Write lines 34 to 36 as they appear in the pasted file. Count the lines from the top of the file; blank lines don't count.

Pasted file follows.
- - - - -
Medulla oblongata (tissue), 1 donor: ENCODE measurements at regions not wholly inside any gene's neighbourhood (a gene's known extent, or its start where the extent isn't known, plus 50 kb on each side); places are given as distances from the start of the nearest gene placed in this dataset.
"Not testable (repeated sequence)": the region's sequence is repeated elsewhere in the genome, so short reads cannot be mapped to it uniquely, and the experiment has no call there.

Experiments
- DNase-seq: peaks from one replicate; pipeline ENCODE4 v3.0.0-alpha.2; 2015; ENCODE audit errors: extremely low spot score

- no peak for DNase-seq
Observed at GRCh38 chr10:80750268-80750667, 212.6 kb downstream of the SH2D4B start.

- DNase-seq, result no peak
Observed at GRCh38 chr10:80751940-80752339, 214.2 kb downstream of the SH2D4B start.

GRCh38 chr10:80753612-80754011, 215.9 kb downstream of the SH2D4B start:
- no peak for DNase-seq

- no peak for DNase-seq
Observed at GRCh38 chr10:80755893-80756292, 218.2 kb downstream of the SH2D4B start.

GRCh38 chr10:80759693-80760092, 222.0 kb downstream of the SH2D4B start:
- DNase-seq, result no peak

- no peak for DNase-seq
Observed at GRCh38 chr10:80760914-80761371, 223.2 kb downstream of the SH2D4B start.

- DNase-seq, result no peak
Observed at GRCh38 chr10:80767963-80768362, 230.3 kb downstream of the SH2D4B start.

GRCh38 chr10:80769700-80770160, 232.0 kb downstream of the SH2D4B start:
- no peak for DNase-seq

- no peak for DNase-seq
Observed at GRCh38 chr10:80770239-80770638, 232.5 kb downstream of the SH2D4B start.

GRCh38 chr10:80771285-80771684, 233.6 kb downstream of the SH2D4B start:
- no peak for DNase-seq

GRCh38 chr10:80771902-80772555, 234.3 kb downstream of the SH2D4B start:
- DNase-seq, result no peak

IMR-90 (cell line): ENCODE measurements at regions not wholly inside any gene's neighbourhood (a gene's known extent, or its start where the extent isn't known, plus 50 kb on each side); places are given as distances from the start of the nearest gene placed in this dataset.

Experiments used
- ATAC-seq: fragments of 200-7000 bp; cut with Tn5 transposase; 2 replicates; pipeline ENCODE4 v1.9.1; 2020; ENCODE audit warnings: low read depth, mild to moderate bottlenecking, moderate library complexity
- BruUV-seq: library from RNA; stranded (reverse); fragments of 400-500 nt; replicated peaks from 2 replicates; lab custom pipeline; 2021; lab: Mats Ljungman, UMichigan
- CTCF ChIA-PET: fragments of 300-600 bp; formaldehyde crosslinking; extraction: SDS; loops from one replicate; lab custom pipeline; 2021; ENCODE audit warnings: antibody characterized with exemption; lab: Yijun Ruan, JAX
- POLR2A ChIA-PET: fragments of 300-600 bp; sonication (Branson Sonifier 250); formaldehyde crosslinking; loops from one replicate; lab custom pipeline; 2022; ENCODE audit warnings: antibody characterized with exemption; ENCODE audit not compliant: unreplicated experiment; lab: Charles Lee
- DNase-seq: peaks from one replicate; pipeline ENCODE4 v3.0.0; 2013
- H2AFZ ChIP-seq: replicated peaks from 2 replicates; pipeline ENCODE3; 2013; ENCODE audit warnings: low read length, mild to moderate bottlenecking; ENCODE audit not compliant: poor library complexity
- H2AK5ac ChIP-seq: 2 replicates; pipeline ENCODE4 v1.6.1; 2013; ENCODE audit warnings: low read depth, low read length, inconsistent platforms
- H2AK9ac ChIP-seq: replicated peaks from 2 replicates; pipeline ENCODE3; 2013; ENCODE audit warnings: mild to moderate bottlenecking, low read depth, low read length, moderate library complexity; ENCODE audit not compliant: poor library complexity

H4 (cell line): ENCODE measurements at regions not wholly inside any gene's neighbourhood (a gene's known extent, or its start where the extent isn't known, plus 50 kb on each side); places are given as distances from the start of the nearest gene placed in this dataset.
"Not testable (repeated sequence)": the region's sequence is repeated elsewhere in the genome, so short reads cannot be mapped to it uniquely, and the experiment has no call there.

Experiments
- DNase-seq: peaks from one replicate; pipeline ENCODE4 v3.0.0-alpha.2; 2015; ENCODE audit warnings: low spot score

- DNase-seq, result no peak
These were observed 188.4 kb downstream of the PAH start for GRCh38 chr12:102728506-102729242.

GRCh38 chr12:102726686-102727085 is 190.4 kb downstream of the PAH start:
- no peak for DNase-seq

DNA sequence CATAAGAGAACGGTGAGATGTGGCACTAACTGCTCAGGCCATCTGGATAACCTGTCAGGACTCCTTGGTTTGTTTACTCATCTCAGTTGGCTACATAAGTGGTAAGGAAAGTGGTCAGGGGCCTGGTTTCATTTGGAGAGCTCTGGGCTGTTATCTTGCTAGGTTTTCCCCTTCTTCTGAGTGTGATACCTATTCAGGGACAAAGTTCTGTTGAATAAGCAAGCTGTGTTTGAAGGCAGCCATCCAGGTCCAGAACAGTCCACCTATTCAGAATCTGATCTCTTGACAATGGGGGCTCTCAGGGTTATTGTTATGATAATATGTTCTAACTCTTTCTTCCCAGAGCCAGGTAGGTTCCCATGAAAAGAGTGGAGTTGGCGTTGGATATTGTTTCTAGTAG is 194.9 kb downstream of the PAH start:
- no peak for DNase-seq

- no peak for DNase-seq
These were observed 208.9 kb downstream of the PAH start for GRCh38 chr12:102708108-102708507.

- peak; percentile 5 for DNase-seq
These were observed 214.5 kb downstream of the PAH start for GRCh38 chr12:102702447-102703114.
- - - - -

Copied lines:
- H2AFZ ChIP-seq: replicated peaks from 2 replicates; pipeline ENCODE3; 2013; ENCODE audit warnings: low read length, mild to moderate bottlenecking; ENCODE audit not compliant: poor library complexity
- H2AK5ac ChIP-seq: 2 replicates; pipeline ENCODE4 v1.6.1; 2013; ENCODE audit warnings: low read depth, low read length, inconsistent platforms
- H2AK9ac ChIP-seq: replicated peaks from 2 replicates; pipeline ENCODE3; 2013; ENCODE audit warnings: mild to moderate bottlenecking, low read depth, low read length, moderate library complexity; ENCODE audit not compliant: poor library complexity